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March 2017 Education Column

Clerkship Didactics: Re-examining Our Pedagogical Approach Within Longitudinal Integrated Curricula

By Joshua Bernstein, MD and Sarah Wood, MD

Formal teaching sessions or “didactics” have long been a standard component of clinical education within medical schools. With increasing technology, and an exponential expansion of the content students need to master, medical educators are challenged to adapt their teaching methods to the changing needs of modern learners. There has been a rapid expansion of longitudinal clinical curricula in medical schools throughout the United States and internationally.1   

Programs with students in Longitudinal Integrated Clerkships (LICs) may face challenges of developing effective educational learning opportunities for students who are spending increased time in ambulatory clinics often geographically remote from the central campus. An informal poll of LIC programs conducted at the Consortium of Longitudinal Integrated Clerkships CLIC Meeting in Toronto in October 2016 revealed that most programs continue to invest an average of 4-5 hours per week in formal teaching sessions for students. Review of the literature revealed little published data on how best to utilize formal teaching time. The suggestions below come from a thorough review of the literature, a brainstorming workshop of medical educators at the CLIC Meeting in Toronto 2016, and informal surveys of other programs.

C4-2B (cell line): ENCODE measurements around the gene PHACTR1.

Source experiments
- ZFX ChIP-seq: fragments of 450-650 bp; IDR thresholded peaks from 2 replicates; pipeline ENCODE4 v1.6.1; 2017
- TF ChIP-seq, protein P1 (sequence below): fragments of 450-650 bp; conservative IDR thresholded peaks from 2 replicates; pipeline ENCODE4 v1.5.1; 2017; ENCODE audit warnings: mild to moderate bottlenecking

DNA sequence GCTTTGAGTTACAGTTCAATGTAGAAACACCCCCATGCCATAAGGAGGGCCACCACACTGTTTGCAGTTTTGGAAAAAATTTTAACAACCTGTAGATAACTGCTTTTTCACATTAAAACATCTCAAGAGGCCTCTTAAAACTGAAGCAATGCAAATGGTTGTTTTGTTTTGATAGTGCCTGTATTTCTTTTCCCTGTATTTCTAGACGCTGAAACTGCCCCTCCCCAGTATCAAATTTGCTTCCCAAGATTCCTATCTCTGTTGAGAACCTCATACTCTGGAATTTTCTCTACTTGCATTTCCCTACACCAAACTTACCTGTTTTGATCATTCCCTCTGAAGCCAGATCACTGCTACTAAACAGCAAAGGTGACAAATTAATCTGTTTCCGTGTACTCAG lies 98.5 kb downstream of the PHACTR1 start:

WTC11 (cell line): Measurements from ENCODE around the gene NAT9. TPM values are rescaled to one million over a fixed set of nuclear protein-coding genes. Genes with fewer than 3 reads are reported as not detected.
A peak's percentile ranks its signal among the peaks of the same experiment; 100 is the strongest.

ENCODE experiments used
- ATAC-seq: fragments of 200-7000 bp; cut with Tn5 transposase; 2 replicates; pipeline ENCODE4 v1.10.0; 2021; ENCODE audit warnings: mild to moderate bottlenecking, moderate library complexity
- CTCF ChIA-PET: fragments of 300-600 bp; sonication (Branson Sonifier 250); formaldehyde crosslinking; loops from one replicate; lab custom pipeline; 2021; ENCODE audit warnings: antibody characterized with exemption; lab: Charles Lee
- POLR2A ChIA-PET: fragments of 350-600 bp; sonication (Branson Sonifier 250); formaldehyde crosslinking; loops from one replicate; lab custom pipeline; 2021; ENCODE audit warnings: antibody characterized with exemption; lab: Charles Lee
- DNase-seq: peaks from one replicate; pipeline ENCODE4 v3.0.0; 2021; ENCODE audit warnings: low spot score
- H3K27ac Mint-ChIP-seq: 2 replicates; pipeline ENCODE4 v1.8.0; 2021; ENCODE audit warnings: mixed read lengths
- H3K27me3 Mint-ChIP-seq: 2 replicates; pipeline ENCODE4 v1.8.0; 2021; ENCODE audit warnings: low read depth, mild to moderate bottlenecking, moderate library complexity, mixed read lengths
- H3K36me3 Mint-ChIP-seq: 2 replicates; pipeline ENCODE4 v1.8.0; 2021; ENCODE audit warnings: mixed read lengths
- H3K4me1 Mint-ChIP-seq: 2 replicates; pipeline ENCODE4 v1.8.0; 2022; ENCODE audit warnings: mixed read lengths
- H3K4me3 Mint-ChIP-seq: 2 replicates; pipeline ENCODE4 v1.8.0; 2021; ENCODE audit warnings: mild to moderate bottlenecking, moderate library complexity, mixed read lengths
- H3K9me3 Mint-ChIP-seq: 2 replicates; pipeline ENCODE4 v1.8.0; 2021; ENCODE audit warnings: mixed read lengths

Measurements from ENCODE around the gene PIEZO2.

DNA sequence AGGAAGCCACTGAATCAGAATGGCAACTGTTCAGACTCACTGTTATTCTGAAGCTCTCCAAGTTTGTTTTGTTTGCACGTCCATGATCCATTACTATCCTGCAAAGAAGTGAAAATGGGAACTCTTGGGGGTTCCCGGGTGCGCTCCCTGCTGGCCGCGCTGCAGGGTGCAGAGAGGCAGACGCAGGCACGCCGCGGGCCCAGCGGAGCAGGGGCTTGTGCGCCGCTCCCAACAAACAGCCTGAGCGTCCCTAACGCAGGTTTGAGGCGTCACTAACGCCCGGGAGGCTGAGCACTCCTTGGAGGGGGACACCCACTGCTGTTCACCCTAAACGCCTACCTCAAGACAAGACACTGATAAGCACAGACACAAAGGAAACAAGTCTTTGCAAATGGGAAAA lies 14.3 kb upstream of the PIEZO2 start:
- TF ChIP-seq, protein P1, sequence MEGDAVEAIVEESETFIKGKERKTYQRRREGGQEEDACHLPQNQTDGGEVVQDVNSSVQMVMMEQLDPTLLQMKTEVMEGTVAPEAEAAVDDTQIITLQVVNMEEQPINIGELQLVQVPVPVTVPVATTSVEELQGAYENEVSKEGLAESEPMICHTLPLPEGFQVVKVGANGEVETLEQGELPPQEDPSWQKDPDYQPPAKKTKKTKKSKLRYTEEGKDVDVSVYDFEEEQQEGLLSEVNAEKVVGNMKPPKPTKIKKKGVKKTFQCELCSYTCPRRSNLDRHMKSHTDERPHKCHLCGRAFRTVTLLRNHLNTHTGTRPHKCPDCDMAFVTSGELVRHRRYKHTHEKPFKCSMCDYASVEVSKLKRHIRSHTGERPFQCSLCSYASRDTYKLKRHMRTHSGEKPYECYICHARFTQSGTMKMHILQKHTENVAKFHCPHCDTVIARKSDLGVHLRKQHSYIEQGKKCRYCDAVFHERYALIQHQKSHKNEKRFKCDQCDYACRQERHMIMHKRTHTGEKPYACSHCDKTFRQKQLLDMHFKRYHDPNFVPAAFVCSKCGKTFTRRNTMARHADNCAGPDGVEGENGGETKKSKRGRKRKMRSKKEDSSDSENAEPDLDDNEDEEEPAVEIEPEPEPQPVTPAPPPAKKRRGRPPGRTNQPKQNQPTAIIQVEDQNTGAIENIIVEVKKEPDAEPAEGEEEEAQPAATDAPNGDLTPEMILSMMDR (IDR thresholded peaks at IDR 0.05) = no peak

Dedicate the Time
There are many advantages to group collaborative learning in LICs and programs should strive to have students come together for dedicated formal and informal teaching during clerkships.2 These sessions provide time for socialization, sharing ideas, and discussing cases interactively. Longitudinal programs may choose to designate a half-day per week as protected time without clinics scheduled as an academic half-day for students. This time can be used to maximize learning using a combination of formal teaching sessions, small group learning, simulations, or student narrative reflection. Sessions should encourage active learning whenever possible.3 Geographic challenges can be overcome using technology such as video conferencing, but whenever possible students should be encouraged to come together in person to enhance engagement and communication skills. 

Focus on Cases
There is clear evidence that students prefer case-based learning.4 In addition, faculty perceive students as more engaged and involved in their learning when clinical cases are the basis for the teaching, and believe this method improves learning and retention.4 However, there is limited data on whether or not this pedagogical method actually improves learning outcomes such as test scores or post-session questionnaires.5,6 Educators should strive to make didactics case-based incorporating real patients and integrating student experiences whenever possible. Narrative or story based lectures can also be considered and have been shown to be a potential useful tool for learning in medicine.7 

Use Technology